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Introduction to Your Google Results Page

Posted by Media Solutions on Thu, May 22, 2014 @ 04:14 PM

Whether you are an experienced digital explorer or an eager first-timer, you should understand the prominence (and importance) of Google. As the top search engine worldwide, you're likely familiar with Google and how to use it for your digital searches.

However, though you might be familiar with Google, you may not fully understand what the results page means. Yes, you can type in “water heater repair Boston” and find results, but how are the links actually selected to appear in each of the distinct areas?

What do all these different sections mean? And more importantly - how do you get your business to be displayed at the top?

Let’s take our sample search and review Google’s design:

GoogleResultsScreen Labels2

1) Google Paid Search Ads

At both the top of the results page and on the right column (labeled “1” above), Google will display paid ads that are relevant to your search. Through the Google Adwords platform, companies pay for advertising to appear on the results page when users search for something relevant to their business.

Based specifically on geographic location and keyword focus, Search Engine Marketing (SEM) can put your business’ ad at the top of Google. By using SEM, businesses can reach Google users at the exact moment they’re searching for your services or products. This can prove to be a highly-effective tool in generating new leads and customers.

However, Search Engine Marketing requires a budget. Operating in a PPC (pay-per-click) format, your business pays each time a viewer clicks on your ad.

2) Organic Search Results

Below the paid ads, Google displays the organic results (labeled '2' above). The website links that display within the organic section appear because of their relevance to the search terms entered. Presence in this section comes down to the quality of your SEO, or Search Engine Optimization.

In today’s digital age, SEO is fundamental to any web presence as it helps position your website properly on search engines like Google. When utilizing SEO, Google is looking for the following:

  • Content (including appropriate keywords to your business and location)
  • Performance (how fast does your website load? does it work?)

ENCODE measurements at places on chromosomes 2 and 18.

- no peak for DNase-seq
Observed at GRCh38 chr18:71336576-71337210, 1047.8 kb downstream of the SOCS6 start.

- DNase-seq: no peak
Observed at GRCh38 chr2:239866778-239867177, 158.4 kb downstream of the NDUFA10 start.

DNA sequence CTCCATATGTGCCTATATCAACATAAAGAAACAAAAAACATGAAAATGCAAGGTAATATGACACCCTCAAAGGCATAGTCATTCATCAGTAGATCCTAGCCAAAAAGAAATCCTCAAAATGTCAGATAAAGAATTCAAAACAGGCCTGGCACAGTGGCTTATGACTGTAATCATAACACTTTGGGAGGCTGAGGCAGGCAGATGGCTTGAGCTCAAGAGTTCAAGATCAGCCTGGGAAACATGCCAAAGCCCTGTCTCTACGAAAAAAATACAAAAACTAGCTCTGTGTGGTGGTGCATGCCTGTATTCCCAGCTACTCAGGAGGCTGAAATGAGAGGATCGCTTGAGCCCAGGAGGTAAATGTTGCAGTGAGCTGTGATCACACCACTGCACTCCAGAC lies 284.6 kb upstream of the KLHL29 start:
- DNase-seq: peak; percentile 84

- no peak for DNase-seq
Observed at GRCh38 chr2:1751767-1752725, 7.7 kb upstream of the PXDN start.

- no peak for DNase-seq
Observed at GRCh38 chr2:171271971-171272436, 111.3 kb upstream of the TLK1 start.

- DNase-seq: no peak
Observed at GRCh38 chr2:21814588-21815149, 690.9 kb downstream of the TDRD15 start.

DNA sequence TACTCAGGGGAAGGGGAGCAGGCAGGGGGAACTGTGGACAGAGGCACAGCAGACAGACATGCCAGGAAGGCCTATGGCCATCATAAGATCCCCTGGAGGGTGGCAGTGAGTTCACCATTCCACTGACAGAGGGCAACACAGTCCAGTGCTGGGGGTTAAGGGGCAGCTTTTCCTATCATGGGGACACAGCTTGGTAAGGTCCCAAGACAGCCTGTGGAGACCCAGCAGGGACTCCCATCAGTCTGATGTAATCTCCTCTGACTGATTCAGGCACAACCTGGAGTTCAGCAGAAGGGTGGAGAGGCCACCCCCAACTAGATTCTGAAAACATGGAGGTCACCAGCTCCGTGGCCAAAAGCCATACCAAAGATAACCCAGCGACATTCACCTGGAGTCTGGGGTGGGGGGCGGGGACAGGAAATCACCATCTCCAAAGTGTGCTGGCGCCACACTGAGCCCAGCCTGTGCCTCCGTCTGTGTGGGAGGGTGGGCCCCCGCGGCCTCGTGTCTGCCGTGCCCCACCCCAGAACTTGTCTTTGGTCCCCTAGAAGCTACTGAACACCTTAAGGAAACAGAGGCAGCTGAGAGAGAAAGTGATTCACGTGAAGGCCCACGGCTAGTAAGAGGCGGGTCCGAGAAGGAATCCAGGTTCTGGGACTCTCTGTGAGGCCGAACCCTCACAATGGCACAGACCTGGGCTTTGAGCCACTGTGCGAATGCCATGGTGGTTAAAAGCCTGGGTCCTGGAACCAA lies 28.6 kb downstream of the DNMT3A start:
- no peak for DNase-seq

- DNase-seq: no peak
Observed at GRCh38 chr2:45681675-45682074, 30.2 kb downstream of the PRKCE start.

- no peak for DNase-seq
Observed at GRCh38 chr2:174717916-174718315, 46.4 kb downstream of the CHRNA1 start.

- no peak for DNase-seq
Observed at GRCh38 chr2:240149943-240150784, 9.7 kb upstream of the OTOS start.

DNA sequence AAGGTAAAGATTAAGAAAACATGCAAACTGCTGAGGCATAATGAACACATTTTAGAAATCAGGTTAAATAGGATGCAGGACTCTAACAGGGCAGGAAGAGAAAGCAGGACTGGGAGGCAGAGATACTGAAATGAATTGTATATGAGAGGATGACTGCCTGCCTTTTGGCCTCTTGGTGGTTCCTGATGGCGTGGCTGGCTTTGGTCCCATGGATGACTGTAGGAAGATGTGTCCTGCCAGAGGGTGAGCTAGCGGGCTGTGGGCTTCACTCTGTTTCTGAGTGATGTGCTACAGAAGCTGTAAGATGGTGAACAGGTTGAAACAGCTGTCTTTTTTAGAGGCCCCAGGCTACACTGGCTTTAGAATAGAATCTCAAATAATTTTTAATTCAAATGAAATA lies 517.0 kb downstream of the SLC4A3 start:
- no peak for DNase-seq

• Authority (are you positioning yourself as a trustworthy member of your industry?)
  • User Experience (including navigation and page layout)

3) Local Profiles

Google Places - which are Google’s online business listings - is another chance to get your company’s name onto a Google results page. Building and managing your local profile help gets your business displayed in two places on the results page (labeled '3' above):

  • Within the organic results
  • Pinned to Google Maps

You want your business to be as prominent as possible on Google, so fulfilling your local listing can be an effective way to appear high up in search results where customers can find you. Google Places helps ensure your contact information is both noticeable and accurate.

In our sample search above, you can see that one of the top organic results was a Yelp search. A typical Google user may scroll down to the Local Listings to find actual businesses in my area - one with a location and phone number clearly visible right on the results page.

Put your business on top

From a user standpoint, Google is considered the leading search engine due to its simplicity. It's clean, uncluttered, and easy to navigate. As a business, however, there is plenty of work to be done behind the scenes to ensure I can be found in the results page.

Now it's time to put it into practice! Say you're launching a new website (or updating your existing one) for a Heating & A/C contractor business. The ideal Google strategy would include the following:

  • Create and verify my Google Local Profile
  • Implement standard SEO tactics on my website
  • Incorporate a modest SEM campaign around the most relevant keywords
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Tags: SEM